I am already getting questions on when to plant in the St.Louis area, so I thought I’d do a little research on the weather averages.
May 1st is my standard answer for best planting date and it seems to stand the test of time. While you can certainly put in tougher plants like pansies, most annuals and more tender plants need the warmer temperatures.
If you look at the graph below, you can see that while the Normal Lows for April are in the 50’s by the end of the month, the Record Lows can be in the 20’s and 30’s. The Climate Graphs for May also show that there are no instances of freezing weather in the last fifty years.
May 1st seems to be a good planting date in this area. If you want to live dangerously you can plant earlier, but I would look at the 10 day forecast to be safe.
“Unseasonably warm weather in March over the eastern half of the United States prompted early growth of many agricultural and horticultural crops, ranging from wheat in the Central Plains to fruit trees and pastures across the Southeast and parts of the Midwest. March monthly temperatures averaged between 2 and 6°F above normal in these areas, and this was the second warmest March on record for the entire U.S.”
Sounds like today doesn’t it. Actually, it was 2007. Read on to see what happened.
“Arctic cold followed in early April with over 1500 weather stations breaking or matching record low temperatures. The magnitude and duration of the cold temperatures was particularly noteworthy in a climatological sense. Low temperatures in the teens occurred throughout the eastern half of the country, and freezing temperatures lasted almost a week in some areas. ”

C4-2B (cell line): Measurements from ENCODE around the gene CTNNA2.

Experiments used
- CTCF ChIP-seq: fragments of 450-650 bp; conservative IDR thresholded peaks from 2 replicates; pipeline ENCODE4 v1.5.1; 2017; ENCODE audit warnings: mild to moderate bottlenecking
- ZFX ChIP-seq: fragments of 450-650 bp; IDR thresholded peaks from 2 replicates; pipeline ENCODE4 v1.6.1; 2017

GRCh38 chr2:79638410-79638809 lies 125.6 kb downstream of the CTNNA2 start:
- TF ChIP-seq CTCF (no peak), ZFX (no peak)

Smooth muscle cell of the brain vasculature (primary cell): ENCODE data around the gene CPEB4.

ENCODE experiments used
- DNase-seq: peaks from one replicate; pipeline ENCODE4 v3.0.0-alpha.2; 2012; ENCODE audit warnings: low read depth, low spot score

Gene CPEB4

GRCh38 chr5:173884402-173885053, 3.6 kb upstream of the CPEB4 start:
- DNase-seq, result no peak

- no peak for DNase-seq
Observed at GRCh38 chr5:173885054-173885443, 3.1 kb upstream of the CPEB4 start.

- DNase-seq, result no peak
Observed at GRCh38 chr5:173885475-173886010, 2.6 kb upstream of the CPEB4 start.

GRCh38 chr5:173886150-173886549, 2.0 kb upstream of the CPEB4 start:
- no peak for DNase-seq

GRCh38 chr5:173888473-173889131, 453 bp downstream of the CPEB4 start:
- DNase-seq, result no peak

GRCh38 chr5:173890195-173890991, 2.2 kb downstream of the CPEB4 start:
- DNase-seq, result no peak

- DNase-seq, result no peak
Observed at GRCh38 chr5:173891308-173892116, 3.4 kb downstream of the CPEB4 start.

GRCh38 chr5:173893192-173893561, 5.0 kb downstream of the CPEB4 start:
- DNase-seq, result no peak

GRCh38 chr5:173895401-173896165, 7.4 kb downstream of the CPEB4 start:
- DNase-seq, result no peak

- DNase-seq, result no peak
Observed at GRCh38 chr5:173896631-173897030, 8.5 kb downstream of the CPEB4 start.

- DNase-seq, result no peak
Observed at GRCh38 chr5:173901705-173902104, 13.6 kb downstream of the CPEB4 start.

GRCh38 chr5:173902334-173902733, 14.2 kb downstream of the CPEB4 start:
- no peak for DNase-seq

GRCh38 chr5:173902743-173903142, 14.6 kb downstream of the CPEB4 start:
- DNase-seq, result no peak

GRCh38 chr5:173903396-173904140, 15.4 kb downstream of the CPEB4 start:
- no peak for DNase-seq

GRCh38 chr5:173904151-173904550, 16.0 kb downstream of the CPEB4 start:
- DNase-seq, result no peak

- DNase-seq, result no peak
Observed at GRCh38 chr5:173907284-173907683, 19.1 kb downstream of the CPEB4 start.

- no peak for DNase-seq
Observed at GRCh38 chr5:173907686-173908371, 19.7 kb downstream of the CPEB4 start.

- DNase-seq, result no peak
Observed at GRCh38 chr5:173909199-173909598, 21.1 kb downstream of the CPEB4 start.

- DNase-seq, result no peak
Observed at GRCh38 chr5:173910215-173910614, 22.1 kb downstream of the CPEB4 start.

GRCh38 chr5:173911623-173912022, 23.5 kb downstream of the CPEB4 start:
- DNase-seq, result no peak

One would think that with all the information you see on global warming that it would impact everyone’s local growing situation. In some cases it does and some it doesn’t. It depends on where you live and even in which county you live.
If you look at the data from the University of Missouri annual average temperature, (charts) it looks like we naturally have a wide change in average temperatures.
On the other hand if you look at the data from the Arbor Day Foundation, it shows that while many of the counties show increases in temperature, some do not. It almost looks like there are waves of heat across our country with cooler bands in-between.
What this means for you depends on where you live. Likely you may be able to grow some plants that never would have made it in the past.
New 2012 USDA Hardiness map
The USDA just came out with a new 2012 map which is somewhere in between the Arbor Day Map and the 1990 map.
The USDA says, “The new map is generally one 5-degree Fahrenheit half-zone warmer than the previous map throughout much of the United States. ”